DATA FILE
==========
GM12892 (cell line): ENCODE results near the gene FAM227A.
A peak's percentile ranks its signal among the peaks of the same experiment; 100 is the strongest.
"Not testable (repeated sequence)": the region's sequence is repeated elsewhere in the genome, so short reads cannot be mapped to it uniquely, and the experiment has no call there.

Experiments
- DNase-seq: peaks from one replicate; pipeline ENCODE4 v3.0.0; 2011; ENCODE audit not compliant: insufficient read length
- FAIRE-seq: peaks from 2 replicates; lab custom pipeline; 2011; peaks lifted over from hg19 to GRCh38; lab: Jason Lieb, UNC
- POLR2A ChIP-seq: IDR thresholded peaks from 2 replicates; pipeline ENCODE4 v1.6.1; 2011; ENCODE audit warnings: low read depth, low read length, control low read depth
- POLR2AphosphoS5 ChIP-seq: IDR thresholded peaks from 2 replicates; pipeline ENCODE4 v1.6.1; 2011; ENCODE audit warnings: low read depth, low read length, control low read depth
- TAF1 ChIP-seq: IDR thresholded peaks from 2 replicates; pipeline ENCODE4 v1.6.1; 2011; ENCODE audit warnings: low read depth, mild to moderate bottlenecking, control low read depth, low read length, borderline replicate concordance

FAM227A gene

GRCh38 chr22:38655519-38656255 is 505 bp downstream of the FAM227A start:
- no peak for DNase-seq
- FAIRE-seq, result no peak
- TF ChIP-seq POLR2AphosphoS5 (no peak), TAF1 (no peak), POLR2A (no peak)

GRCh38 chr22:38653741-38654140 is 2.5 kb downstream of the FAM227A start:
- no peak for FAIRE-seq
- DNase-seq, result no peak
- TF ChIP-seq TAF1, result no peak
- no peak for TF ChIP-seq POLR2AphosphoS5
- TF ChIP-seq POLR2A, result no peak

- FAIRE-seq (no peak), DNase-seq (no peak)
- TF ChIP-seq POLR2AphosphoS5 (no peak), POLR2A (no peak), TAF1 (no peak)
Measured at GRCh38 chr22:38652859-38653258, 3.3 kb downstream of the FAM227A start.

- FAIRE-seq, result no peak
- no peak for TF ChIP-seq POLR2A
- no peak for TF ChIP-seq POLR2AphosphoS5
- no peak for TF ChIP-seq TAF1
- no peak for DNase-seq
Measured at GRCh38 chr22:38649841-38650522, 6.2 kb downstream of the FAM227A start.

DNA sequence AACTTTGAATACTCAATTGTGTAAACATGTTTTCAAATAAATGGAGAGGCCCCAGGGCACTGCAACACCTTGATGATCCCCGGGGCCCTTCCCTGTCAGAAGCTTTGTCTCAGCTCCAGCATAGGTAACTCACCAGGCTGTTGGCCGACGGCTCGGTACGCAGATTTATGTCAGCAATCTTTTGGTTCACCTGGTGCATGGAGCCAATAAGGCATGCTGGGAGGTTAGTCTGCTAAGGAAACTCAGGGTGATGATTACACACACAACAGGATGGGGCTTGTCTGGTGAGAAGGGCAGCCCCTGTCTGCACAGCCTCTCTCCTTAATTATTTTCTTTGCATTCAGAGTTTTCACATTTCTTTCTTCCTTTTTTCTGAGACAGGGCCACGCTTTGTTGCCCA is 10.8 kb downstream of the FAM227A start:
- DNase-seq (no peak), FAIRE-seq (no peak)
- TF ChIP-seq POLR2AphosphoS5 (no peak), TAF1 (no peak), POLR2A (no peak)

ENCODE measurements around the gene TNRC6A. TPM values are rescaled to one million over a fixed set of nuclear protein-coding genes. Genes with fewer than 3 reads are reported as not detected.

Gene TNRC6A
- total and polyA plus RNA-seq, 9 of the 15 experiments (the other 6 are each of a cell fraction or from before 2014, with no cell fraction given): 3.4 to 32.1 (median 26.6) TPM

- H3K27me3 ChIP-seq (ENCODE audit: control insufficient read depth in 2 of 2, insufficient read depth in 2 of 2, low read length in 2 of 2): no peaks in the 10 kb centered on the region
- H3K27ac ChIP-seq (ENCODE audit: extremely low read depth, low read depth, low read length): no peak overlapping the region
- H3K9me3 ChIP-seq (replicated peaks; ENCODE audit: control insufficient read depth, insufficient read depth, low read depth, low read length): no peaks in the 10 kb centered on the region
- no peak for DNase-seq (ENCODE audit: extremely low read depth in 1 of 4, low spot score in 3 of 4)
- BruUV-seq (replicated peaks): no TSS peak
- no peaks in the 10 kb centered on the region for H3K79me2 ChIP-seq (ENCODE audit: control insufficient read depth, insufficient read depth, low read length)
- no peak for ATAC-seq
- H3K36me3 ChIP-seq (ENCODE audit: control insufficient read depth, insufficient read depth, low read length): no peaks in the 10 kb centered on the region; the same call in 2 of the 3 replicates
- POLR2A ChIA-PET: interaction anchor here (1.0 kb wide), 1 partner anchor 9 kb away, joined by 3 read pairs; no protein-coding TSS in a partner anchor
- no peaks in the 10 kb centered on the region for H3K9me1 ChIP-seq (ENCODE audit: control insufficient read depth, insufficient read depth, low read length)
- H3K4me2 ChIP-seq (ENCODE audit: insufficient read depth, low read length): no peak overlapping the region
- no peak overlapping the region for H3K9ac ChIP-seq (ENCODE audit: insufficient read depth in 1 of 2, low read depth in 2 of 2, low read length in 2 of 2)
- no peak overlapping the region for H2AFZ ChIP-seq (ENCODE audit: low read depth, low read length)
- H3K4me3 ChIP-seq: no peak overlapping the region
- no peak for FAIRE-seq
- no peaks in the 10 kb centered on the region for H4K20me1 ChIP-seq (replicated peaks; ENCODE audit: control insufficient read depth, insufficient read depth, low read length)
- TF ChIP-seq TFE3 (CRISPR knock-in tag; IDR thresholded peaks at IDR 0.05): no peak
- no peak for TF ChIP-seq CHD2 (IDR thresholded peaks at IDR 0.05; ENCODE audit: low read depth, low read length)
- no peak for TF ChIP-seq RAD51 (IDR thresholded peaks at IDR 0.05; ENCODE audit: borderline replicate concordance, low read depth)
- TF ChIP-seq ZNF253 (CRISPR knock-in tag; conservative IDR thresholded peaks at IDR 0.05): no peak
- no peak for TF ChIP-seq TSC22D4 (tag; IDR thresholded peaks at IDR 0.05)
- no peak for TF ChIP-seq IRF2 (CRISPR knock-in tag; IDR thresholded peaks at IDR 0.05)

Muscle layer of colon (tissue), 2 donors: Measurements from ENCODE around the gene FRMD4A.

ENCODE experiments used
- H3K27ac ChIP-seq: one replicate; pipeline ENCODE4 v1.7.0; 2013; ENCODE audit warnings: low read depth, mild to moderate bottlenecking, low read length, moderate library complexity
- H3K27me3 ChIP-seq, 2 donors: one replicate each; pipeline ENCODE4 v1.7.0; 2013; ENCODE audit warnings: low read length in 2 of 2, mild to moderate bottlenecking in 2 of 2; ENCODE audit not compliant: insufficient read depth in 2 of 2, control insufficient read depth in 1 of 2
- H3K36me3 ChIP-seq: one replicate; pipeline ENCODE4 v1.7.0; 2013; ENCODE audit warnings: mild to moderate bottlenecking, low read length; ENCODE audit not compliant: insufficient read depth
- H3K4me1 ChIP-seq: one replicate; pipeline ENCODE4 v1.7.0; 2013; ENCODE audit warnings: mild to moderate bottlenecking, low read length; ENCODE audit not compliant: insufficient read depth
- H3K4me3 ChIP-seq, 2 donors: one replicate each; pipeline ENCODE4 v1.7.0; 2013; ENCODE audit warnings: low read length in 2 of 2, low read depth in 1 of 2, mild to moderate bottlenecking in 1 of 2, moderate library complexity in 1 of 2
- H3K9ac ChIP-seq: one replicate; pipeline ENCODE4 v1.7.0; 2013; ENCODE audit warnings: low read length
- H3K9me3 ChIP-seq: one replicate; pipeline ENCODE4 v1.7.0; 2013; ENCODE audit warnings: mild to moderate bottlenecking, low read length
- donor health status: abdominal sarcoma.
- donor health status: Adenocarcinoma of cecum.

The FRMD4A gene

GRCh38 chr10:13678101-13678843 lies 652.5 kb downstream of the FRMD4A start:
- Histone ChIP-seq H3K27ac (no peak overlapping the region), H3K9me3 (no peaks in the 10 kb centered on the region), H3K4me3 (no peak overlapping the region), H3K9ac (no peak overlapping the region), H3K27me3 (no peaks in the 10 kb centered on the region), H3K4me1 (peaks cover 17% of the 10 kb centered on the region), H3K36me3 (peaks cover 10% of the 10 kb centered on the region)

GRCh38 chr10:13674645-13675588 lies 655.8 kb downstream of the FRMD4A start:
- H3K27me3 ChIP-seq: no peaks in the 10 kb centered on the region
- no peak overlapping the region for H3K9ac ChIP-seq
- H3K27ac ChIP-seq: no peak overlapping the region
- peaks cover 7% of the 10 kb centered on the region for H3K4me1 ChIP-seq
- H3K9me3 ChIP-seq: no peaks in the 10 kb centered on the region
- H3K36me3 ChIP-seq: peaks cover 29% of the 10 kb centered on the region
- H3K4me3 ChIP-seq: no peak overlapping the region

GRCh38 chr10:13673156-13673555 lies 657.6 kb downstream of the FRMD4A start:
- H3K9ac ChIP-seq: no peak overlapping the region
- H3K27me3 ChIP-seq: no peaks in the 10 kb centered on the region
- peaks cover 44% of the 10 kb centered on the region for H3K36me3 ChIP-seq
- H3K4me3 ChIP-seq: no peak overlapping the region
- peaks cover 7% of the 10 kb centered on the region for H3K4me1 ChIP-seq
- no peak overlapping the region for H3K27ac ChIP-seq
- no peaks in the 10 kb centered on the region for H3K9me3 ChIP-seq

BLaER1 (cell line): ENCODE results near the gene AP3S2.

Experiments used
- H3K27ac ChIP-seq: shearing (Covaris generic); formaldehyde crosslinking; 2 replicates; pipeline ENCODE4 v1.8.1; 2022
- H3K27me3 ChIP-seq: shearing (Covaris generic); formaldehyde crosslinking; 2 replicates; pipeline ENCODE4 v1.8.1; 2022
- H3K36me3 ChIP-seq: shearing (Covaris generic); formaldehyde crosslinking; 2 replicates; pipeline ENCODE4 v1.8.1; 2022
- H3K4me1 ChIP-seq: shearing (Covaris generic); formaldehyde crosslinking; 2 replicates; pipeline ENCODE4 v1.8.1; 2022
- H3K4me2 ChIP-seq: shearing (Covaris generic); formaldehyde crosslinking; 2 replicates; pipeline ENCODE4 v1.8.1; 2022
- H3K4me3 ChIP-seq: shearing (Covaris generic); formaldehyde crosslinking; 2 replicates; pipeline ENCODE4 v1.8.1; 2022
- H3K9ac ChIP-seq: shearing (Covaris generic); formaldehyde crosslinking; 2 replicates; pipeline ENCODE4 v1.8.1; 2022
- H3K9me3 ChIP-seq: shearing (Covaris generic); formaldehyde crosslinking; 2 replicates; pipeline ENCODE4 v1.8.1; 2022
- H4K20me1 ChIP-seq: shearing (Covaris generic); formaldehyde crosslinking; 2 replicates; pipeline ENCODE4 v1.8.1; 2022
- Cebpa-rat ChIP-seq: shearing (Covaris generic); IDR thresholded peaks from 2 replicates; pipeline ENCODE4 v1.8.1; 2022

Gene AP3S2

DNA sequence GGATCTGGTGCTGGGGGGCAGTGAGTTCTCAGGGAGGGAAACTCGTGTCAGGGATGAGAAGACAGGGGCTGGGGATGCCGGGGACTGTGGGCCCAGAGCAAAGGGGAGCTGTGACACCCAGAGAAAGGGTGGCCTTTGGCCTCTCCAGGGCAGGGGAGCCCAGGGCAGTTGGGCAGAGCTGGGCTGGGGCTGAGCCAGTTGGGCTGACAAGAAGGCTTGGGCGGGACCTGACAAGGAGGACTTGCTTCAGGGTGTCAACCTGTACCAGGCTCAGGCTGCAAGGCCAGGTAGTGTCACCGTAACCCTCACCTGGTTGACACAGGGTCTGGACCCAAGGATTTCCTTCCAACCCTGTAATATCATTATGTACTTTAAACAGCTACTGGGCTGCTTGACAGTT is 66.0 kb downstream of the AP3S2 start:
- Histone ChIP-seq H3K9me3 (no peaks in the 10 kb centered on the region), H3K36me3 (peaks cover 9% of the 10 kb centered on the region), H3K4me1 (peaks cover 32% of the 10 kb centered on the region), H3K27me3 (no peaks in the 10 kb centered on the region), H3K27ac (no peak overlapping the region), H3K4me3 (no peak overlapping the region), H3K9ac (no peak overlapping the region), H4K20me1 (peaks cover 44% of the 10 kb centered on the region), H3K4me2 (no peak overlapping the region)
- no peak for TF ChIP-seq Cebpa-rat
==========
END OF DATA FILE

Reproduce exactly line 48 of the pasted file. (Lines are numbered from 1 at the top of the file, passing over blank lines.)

- no peak overlapping the region for H2AFZ ChIP-seq (ENCODE audit: low read depth, low read length)